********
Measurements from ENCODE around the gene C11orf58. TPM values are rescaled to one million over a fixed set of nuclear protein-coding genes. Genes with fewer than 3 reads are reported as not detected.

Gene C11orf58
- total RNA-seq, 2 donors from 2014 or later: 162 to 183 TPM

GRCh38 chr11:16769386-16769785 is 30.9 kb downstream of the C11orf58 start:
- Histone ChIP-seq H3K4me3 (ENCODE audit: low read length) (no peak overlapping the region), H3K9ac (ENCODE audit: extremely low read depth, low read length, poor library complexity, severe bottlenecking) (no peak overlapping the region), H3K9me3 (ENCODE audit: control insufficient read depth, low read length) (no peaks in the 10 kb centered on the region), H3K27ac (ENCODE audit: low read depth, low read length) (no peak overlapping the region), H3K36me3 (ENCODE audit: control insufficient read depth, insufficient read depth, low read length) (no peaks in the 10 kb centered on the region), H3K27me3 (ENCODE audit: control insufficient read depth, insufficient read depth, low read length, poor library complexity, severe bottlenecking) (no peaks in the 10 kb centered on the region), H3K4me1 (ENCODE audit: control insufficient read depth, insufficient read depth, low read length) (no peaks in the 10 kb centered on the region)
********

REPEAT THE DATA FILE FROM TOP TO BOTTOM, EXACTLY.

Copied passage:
Measurements from ENCODE around the gene C11orf58. TPM values are rescaled to one million over a fixed set of nuclear protein-coding genes. Genes with fewer than 3 reads are reported as not detected.

Gene C11orf58
- total RNA-seq, 2 donors from 2014 or later: 162 to 183 TPM

GRCh38 chr11:16769386-16769785 is 30.9 kb downstream of the C11orf58 start:
- Histone ChIP-seq H3K4me3 (ENCODE audit: low read length) (no peak overlapping the region), H3K9ac (ENCODE audit: extremely low read depth, low read length, poor library complexity, severe bottlenecking) (no peak overlapping the region), H3K9me3 (ENCODE audit: control insufficient read depth, low read length) (no peaks in the 10 kb centered on the region), H3K27ac (ENCODE audit: low read depth, low read length) (no peak overlapping the region), H3K36me3 (ENCODE audit: control insufficient read depth, insufficient read depth, low read length) (no peaks in the 10 kb centered on the region), H3K27me3 (ENCODE audit: control insufficient read depth, insufficient read depth, low read length, poor library complexity, severe bottlenecking) (no peaks in the 10 kb centered on the region), H3K4me1 (ENCODE audit: control insufficient read depth, insufficient read depth, low read length) (no peaks in the 10 kb centered on the region)